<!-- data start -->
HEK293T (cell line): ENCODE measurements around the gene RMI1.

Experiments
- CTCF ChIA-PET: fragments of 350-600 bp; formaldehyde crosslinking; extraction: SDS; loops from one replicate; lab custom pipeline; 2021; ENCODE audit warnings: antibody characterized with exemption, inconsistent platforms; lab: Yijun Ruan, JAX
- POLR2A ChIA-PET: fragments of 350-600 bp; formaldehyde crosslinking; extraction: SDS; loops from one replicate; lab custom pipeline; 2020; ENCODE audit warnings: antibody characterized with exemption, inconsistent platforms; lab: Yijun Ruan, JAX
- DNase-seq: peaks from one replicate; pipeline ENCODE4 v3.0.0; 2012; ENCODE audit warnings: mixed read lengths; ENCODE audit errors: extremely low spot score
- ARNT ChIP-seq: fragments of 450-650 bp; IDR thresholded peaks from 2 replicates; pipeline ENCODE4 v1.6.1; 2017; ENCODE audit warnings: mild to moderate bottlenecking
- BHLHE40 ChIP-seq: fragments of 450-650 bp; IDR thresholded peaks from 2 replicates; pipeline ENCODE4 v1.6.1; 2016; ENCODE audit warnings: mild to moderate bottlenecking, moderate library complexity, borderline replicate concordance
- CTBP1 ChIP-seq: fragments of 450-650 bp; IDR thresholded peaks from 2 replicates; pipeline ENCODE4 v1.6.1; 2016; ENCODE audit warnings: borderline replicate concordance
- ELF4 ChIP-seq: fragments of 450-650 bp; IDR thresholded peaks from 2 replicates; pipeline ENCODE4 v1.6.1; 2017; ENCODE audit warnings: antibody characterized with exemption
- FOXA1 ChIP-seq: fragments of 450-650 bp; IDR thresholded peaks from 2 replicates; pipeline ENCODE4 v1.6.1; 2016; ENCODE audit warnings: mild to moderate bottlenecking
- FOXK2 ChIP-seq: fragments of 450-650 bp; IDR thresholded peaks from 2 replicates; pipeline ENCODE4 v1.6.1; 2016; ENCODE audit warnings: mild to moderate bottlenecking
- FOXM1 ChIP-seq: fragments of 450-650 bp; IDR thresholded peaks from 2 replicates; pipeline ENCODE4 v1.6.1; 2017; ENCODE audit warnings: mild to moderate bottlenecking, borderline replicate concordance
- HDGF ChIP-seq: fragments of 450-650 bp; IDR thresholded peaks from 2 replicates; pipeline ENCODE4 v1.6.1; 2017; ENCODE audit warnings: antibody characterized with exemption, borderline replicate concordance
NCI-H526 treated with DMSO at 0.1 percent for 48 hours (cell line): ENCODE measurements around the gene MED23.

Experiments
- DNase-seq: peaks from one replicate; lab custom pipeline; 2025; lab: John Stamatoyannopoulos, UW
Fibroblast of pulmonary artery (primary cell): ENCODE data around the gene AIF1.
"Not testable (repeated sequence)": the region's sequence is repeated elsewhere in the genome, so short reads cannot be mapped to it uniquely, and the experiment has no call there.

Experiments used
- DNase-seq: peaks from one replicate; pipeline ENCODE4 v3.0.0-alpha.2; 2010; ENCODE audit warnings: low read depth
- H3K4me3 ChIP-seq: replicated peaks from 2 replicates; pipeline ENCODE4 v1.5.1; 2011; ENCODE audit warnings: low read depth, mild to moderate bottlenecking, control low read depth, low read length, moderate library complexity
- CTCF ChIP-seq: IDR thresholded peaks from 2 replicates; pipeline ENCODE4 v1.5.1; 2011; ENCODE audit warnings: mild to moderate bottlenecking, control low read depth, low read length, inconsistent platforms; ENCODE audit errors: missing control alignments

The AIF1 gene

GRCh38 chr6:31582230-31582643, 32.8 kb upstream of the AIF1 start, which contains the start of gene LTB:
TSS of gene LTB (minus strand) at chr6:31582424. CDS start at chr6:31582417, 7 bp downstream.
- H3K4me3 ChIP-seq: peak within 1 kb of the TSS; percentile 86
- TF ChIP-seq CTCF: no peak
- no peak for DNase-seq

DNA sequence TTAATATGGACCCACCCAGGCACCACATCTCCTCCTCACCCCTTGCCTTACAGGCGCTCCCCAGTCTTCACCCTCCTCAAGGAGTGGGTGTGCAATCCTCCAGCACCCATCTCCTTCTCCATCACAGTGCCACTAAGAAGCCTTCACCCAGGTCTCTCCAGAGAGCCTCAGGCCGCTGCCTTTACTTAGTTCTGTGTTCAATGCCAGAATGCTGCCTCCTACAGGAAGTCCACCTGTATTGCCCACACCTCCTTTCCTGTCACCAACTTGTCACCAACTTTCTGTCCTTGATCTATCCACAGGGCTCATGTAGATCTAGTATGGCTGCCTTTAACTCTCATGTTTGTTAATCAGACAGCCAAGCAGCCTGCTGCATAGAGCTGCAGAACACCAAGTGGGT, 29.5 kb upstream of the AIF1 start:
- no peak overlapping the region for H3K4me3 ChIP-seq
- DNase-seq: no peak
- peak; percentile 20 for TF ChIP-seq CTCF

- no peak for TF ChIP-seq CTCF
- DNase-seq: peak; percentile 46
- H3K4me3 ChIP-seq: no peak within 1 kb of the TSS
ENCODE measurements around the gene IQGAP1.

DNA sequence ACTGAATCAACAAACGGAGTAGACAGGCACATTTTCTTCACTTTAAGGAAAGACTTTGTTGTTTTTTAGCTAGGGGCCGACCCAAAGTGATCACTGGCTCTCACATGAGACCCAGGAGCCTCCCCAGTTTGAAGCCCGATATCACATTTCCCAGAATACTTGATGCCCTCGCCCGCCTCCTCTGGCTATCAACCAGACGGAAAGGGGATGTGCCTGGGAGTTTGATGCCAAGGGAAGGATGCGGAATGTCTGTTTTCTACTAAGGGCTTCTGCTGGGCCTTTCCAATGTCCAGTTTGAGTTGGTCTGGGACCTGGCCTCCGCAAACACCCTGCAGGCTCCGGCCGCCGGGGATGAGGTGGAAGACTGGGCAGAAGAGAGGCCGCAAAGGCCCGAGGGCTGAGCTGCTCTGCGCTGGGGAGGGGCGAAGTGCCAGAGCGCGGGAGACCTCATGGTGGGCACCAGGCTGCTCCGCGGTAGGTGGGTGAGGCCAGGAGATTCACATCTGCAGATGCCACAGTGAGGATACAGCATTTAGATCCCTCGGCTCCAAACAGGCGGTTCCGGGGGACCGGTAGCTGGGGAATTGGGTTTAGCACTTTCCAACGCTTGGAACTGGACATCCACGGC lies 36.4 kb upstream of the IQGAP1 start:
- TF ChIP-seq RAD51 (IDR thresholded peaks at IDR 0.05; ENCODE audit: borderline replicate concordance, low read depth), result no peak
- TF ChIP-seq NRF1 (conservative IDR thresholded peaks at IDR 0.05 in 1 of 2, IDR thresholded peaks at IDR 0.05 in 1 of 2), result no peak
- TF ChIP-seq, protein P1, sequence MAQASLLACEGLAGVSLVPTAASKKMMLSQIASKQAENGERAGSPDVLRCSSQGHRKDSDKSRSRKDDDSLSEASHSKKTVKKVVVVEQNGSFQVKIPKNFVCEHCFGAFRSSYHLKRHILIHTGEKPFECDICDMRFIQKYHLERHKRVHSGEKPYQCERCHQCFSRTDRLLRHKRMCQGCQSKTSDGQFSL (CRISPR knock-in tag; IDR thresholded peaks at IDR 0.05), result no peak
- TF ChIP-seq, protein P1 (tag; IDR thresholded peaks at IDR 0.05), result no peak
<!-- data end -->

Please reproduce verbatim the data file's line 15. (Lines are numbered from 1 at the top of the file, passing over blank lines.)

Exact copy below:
Experiments